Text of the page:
SR-55 (beatbox)
1967 yynnnn
  1. Anomalous number; might actually be 69013?
  2. s/n amended manually from 721108.
JR-5 [5] (beatbox)1971?
Mini Pops Junior (beatbox)1972
Synthesizer Traveler /
F-1 (multi-effects pedal)
Synthe Pedal /
FK-1 [6] (filter module with pedal)
  1. Difficult to read s/n.
Mr.Multi /
FK-2 [7] (multi-effects pedal)
1973? 770325
K-1 /
miniKORG /
miniKORG-700 (unitary keyboard synthesiser)

K-1 numbers seem not to form a single continuous sequence. Most are 117V models, Univox-branded.

  1. Wrong s/n (2281) in MS title.
  2. This MS article questions whether this is 3342 or 3347; but the synth is identifiable from the scratched rear label as the same as 3342 a1. (Note however that the last picture in a1 is not of the same instrument at all.)

5nnn numbers are 100V, Korg branded


6nnn numbers are 220V, Korg-branded

  1. 6559 has a Hohner International label. Possibly they acted as distributors in some countries? (Update, 2022-04-14: This is now confirmed with the discovery of a Hohner UK brochure from c.1977 featuring a range of Korg keyboards, beatboxes and pedals.)

most 7nnn numbers are 240V, Korg-branded

* 7816 is 230V

K-2 /
miniKORG 2 /
miniKORG-700S (unitary keyboard synthesiser)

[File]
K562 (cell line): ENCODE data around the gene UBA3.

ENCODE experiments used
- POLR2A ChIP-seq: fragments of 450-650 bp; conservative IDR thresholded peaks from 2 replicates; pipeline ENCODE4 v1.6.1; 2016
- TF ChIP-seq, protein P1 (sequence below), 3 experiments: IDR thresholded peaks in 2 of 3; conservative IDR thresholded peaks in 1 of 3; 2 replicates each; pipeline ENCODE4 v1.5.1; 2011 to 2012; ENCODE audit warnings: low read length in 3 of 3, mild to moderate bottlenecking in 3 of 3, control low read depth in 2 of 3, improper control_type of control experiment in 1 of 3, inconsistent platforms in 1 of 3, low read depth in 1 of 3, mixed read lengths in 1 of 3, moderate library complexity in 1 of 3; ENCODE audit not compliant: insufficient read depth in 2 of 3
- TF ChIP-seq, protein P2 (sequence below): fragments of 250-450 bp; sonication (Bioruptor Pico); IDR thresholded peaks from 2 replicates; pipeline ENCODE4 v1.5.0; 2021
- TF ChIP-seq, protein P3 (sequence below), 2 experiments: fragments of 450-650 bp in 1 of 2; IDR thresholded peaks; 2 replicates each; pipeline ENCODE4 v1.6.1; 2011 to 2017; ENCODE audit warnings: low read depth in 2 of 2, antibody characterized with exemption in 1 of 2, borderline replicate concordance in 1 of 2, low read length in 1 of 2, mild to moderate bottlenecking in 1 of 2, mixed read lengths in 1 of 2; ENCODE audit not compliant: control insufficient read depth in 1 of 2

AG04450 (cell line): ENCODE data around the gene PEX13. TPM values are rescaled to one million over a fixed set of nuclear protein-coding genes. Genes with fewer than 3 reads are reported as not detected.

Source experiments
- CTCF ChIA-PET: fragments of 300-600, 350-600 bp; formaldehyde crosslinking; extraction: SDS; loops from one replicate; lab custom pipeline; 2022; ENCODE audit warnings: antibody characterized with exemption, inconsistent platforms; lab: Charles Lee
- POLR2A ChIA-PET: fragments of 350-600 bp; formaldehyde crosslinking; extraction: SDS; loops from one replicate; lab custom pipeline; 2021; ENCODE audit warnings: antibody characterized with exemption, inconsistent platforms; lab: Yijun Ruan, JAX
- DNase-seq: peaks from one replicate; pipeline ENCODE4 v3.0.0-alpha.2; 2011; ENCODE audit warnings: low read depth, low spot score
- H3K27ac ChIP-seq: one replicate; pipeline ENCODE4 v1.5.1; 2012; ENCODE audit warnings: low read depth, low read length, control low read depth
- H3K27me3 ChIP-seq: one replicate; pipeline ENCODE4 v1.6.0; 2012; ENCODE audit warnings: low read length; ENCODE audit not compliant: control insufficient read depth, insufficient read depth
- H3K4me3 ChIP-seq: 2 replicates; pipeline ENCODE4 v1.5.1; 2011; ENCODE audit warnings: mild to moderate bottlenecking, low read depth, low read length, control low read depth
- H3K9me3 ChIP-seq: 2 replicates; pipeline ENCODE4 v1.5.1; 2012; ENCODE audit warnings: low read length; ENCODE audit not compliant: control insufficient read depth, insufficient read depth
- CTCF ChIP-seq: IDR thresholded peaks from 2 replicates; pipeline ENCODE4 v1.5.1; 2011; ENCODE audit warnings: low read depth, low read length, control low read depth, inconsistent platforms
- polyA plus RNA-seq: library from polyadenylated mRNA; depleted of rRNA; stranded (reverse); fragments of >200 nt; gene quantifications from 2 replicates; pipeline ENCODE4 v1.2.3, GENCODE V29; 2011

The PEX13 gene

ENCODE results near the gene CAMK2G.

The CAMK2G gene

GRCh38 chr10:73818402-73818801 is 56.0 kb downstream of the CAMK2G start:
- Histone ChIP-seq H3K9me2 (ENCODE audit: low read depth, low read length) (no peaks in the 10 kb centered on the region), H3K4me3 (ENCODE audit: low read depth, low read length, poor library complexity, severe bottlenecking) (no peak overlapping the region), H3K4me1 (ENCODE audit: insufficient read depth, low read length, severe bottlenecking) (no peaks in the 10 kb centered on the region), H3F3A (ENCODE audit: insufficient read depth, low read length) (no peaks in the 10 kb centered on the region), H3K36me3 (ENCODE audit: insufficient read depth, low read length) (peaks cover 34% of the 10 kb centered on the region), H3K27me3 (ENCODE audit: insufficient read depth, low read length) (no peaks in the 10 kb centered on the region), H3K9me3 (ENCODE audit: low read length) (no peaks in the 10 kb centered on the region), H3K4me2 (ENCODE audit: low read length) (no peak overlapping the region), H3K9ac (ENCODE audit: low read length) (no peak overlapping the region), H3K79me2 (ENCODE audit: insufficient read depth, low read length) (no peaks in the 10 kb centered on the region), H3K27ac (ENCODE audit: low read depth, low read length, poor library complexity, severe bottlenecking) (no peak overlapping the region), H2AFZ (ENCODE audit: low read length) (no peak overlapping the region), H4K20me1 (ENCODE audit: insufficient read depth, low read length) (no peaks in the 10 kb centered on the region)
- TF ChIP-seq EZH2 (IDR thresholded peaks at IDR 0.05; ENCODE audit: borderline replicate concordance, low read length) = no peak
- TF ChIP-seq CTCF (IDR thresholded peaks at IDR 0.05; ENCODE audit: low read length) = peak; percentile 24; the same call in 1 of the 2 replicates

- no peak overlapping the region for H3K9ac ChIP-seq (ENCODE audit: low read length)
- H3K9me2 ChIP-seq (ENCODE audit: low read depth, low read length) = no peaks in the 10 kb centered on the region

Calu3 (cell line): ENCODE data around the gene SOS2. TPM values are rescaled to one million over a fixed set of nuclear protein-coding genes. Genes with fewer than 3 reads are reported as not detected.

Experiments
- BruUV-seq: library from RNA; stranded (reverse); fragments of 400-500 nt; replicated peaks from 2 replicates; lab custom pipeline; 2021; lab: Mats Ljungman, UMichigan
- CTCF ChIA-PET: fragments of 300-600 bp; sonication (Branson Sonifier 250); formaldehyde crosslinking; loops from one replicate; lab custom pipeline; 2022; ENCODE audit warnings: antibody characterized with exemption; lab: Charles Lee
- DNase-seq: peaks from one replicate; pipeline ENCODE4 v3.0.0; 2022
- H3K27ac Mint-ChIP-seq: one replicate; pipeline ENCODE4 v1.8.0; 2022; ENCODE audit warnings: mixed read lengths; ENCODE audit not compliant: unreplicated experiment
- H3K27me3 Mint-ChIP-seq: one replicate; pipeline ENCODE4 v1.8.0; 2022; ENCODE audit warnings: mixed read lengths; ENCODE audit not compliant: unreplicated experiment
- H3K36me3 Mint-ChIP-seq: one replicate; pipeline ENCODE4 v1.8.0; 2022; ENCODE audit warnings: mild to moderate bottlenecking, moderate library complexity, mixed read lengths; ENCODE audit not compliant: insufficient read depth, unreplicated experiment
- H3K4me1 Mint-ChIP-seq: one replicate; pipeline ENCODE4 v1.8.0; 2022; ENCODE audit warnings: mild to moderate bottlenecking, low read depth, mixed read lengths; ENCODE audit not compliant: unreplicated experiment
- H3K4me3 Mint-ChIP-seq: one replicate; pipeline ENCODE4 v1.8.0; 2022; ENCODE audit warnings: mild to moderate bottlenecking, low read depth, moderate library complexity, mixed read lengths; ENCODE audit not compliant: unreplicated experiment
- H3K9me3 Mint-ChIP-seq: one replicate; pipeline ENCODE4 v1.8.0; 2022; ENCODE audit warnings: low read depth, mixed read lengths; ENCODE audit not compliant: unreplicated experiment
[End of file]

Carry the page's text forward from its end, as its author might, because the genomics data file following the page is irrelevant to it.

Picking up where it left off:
1974 (n)nnnn

Some K-2s seem to use five digits, but some have only four. This mostly looks like a single series, but dropping the leading zero after about 1300. 11423 is an outlier here, and may not be part of the same series. All these are Univox-branded (Univox MiniKorg K-2), imported to the USA; perhaps they used their own numbering for this model?


Other K-2s have six-digit numbers. 503- numbers seem all to be 240V Korg-branded, so itʼs a national-market thing; but there are other 76-/77- 240V models, so the detailʼs not clear.

  • 504024

A so-far unique serial number, for a Korg-branded 220V model which is being sold from Sweden, but has a French label.


Some K-2s have year-based numbers:

* 240V MiniKorg 700S;
† 117V MiniKorg 2  According to the plates these are imported by Unicord but they arenʼt actually branded Univox.

  1. Wrong s/n (770345) in MS link & title.
An unresolved question is, what happened to the Japanese market? No 100V K-2s found, so far at least.
K-3 /
KORG-800DV (unitary keyboard synthesiser)
1974 K-3s have two distinct types of serial numbers, 4-digit and year-based 6-digit. From the year component of the 6-digit numbers it seems possible that they were introduced late in 1975, and that all 4-digit numbers are earlier. Both types appear to have been used in all major national markets.

0nnn numbers are Univox- or Unicord-branded, 117V (MaxiKorg):

5- numbers (and so far only one 7-) are Korg-branded (800DV), and are mostly 100V, except: * 240V, † 220V, ‡ unknown: